Lapses seen in deadly Jolo bombing despite martial law implementation

January 29, 2019 - 5:59 PM
Philippine Army members secure area outside a church after bombing attack in Jolo
Philippine Army members secure the area outside a church after a bombing attack in Jolo, Sulu province, Philippines January 27, 2019. (Armed Forces Of The Philippines - Western Mindanao Command/Handout/Reuters)

The deadly bombings at Our Lady of Mount Carmel Cathedral in Jolo, Sulu showed security lapses despite the implementation of martial law.

Two improvised explosive devices were detonated at the cathedral during Holy Mass in the morning of January 27. The explosions killed at least 20 people and injured 112 more.

Considered as the worst tragedy in recent years, questions were raised online on how the perpetrators were able to execute the attack while martial law is in place in Mindanao.

Some Filipinos alleged that security forces became complacent and slacked off.

Jolo blast comment 1
(Screenshot by Interaksyon)
Jolo blast comment 2
(Screenshot by Interaksyon)

President Rodrigo Duterte first placed Mindanao under martial rule following the five-month siege of Marawi City in Lanao del Sur in 2017.  It was extended until the end of 2017 and then another up to the end of 2018.

The attack happened just two days after the historic ratification of the Bangsamoro Organic Law, which will create the new Bangsamoro Autonomous Region in Muslim Mindanao or BARMM.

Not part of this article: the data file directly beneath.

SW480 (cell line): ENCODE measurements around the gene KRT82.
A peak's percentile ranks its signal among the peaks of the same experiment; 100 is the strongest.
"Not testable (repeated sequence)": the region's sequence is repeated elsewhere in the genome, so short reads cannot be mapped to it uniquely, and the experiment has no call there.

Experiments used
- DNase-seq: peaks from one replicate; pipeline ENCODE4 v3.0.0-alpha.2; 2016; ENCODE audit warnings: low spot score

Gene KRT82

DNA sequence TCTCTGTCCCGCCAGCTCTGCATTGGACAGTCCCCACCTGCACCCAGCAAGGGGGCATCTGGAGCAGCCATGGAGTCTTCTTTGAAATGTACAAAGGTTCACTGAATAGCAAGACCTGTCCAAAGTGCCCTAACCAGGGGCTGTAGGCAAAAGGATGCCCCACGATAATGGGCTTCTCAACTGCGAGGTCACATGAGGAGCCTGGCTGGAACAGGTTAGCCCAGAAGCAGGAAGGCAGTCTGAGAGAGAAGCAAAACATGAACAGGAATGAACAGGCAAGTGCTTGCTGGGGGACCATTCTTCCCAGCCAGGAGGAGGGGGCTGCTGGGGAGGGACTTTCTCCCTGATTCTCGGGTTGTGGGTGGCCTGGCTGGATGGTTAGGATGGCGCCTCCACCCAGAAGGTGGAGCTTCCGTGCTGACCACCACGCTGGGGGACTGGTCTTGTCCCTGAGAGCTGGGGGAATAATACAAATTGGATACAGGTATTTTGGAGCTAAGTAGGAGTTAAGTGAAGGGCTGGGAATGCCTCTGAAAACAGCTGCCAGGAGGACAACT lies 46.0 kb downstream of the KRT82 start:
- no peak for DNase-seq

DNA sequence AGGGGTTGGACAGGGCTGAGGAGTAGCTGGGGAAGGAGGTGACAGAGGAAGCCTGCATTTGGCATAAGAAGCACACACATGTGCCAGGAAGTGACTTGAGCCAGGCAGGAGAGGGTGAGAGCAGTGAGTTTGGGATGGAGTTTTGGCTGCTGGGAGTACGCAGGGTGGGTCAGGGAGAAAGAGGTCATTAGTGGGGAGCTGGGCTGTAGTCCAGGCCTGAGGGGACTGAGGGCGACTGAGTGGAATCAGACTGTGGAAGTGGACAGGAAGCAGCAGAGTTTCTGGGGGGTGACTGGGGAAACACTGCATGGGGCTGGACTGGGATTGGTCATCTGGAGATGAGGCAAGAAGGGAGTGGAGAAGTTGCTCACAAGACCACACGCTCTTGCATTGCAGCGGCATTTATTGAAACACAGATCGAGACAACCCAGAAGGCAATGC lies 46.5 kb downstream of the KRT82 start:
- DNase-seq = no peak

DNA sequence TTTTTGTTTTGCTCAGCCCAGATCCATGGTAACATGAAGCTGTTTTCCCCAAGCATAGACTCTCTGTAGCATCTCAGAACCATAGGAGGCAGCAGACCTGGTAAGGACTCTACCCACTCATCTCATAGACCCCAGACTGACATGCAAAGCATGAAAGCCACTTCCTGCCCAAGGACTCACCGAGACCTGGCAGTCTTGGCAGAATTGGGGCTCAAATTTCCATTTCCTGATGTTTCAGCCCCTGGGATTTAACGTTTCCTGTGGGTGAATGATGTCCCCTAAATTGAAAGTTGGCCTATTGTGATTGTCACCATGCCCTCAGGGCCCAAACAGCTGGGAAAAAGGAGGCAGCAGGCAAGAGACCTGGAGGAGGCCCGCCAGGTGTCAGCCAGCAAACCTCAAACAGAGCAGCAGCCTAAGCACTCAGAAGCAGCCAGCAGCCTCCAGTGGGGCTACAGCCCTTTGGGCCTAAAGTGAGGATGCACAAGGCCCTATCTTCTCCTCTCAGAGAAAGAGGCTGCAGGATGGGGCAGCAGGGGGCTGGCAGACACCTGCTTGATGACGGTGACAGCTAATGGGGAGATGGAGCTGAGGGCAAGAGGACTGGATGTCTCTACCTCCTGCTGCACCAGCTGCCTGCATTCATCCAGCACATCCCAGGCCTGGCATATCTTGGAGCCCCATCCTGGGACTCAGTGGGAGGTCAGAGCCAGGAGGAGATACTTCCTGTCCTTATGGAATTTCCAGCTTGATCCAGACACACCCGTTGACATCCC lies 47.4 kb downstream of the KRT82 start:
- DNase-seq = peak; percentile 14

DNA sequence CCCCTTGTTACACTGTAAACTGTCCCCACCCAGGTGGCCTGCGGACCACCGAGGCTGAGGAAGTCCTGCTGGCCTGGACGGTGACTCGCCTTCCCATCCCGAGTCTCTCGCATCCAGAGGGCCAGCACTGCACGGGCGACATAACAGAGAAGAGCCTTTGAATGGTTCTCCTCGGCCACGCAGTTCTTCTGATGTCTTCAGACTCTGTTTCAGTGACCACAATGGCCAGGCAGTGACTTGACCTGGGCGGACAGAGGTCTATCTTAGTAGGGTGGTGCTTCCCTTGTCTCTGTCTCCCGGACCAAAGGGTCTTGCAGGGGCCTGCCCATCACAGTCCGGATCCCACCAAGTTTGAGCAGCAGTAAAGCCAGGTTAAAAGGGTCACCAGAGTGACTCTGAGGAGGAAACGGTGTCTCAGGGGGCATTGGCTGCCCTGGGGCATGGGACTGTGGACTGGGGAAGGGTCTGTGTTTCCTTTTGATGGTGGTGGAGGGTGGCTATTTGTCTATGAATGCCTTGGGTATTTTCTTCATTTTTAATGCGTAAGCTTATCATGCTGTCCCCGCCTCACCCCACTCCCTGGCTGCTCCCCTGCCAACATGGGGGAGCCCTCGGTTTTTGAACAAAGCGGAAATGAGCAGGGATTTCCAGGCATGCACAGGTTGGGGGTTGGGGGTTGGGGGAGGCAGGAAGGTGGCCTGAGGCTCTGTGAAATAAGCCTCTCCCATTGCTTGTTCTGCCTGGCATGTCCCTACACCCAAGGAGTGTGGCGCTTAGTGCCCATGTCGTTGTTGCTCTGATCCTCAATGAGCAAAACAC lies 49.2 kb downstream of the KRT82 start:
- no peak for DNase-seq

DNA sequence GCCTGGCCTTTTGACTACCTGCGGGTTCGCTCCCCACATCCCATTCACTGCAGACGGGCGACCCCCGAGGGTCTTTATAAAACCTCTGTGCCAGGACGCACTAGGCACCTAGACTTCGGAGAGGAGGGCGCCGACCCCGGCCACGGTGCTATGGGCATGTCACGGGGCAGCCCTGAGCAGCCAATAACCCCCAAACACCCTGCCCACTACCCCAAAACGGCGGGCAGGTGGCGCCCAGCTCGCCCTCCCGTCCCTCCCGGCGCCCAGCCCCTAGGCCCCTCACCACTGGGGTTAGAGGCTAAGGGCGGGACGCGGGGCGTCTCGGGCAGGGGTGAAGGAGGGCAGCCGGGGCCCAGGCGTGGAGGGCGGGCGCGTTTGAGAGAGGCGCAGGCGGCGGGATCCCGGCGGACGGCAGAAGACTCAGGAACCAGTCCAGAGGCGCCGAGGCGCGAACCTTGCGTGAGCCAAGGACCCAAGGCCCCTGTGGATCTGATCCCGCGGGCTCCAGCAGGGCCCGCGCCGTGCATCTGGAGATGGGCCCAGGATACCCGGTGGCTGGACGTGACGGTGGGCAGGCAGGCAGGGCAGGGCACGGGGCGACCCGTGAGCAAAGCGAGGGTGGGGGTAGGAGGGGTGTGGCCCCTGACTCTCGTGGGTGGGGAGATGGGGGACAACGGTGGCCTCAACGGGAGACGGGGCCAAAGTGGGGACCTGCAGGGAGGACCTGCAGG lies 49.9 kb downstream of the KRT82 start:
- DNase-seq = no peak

Presidential spokesman Salvador Panelo admitted the possibility of security lapses given that the incident happened even if the whole Mindanao is under martial law and additional troops have been deployed.

“We will have to investigate how it happened. There may be some lapses in security. How they were able to put there – is that a motorcycle with a bomb – despite the fact that there were soldiers securing the place,” Panelo said.

However, he did not say whether or not the security forces at the time of the attack will be made accountable.

“There is no other conclusion to reach. If you have security there and there is one or two bombs being placed inside, then there must be a lapse in security. There is no other reasonable conclusion,” he said.

Justice Secretary Menardo Guevarra also ordered the National Bureau of Investigation to conduct a parallel investigation by virtue of Department Order No. 21, wherein the bureau shall also submit progress reports of its own probe.

“Our NBI field operatives in Zamboanga have already been set to assist in the investigation, and additional law enforcement units have been deployed to hunt and bring the perpetrators to justice,” Guevarra said.

The Middle East-based Islamic State or ISIS had already claimed responsibility for the twin blasts.

The military, however, said that this claim will still be verified.

Jolo has long been known as a stronghold of the Abu Sayyaf Group, local bandits engaged in kidnap-for-ransom who have pledged allegiance to ISIS.

So far, the only evidence recovered was the explosive device containing shredded galvanized iron sheets, based on initial findings.

The military revealed CCTV footage that showed the brother of a slain Abu Sayyaf leader who was named Alias Kamah near the site of the explosions.

He was shown to be using a cellphone, which the military suspected to have been used to detonate the bombs, with several other individuals. They left the frame of the CCTV as soon as the bombs went off.

As of writing, the military’s prime suspect is the Ajang-Ajang, a faction of the Abu Sayyaf also known in several previous kidnapping and extortion cases in Sulu.